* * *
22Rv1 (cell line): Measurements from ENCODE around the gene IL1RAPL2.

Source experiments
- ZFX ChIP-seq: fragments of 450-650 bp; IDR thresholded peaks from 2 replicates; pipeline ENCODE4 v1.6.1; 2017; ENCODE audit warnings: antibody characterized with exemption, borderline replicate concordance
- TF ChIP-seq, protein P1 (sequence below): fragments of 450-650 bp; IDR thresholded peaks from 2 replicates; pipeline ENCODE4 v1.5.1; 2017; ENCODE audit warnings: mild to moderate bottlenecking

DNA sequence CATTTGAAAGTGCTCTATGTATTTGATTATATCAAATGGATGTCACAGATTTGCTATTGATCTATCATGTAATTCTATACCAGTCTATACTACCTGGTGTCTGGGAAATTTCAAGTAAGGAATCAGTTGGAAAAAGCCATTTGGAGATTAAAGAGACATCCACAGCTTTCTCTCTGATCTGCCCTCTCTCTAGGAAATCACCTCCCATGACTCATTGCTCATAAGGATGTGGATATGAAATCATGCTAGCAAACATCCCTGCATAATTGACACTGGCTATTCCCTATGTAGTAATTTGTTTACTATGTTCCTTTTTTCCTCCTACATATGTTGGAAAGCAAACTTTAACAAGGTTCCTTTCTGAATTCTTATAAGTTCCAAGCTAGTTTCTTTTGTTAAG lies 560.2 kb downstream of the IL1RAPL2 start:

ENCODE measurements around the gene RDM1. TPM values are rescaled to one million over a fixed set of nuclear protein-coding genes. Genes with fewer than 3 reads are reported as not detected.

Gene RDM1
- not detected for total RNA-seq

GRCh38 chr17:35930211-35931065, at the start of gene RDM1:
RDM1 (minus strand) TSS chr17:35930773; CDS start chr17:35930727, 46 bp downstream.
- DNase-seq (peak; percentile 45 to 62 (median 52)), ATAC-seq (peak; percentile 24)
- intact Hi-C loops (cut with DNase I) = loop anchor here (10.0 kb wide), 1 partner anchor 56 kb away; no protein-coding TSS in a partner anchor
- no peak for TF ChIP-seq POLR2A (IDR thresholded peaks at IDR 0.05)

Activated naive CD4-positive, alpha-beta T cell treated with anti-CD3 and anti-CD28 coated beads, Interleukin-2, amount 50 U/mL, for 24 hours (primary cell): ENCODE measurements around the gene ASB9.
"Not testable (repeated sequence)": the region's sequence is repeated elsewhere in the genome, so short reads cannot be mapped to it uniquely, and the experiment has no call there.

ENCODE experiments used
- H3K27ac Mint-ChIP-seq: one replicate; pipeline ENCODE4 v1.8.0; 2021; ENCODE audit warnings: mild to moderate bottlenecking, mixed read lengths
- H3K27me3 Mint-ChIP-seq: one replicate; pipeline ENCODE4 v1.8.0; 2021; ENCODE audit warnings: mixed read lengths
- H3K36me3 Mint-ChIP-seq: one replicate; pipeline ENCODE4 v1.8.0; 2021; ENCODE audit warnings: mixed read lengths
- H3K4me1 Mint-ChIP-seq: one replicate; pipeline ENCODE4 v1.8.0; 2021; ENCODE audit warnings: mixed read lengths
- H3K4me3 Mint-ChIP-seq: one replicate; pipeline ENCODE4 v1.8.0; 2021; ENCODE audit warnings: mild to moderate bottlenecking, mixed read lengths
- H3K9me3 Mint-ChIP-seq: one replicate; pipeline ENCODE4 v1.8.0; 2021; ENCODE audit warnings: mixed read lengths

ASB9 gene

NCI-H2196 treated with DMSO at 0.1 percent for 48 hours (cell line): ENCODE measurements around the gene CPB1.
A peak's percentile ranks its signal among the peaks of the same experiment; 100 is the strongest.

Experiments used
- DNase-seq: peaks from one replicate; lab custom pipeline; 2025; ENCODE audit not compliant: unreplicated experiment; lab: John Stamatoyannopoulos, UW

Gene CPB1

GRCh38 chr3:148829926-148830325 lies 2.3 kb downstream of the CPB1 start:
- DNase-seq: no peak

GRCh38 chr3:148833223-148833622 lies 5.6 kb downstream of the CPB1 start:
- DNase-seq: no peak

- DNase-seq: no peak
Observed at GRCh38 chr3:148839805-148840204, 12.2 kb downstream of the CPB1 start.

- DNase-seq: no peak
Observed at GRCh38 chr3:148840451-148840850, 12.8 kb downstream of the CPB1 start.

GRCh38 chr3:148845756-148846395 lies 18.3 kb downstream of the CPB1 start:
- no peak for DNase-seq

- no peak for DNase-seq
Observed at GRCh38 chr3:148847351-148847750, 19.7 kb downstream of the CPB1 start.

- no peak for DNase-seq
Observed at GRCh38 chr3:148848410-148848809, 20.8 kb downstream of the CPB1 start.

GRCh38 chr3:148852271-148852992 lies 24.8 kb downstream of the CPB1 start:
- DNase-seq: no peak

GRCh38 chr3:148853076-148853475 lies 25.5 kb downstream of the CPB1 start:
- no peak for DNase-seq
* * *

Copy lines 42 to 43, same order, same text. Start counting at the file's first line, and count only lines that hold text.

Observed at GRCh38 chr3:148848410-148848809, 20.8 kb downstream of the CPB1 start.

GRCh38 chr3:148852271-148852992 lies 24.8 kb downstream of the CPB1 start: